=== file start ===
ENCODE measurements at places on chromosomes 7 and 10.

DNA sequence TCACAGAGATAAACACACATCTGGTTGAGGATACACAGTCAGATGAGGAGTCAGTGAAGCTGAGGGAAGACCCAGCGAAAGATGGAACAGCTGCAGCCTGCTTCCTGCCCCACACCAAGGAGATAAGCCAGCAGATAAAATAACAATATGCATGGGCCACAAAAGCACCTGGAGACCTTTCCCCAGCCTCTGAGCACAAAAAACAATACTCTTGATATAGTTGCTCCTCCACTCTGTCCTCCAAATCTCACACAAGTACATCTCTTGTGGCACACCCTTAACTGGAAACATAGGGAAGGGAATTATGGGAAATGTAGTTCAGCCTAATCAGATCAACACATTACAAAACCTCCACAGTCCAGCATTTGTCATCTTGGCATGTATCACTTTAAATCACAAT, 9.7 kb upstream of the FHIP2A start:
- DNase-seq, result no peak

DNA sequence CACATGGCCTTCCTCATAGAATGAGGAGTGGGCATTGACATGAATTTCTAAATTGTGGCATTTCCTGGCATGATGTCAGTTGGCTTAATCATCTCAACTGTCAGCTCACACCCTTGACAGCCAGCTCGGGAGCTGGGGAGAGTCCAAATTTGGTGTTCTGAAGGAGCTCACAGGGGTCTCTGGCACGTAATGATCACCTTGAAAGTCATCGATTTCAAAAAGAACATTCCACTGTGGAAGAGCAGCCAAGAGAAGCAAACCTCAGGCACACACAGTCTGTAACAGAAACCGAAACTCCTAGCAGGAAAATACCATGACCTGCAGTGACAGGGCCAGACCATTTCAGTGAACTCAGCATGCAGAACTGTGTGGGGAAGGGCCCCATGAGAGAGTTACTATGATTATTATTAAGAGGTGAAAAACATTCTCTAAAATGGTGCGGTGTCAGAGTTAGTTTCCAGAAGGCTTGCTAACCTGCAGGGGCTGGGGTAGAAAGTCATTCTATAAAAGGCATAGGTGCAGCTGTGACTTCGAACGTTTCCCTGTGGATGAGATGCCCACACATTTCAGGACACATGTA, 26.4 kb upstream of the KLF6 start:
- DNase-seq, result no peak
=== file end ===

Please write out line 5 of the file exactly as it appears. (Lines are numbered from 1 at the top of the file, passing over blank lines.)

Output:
- DNase-seq, result no peak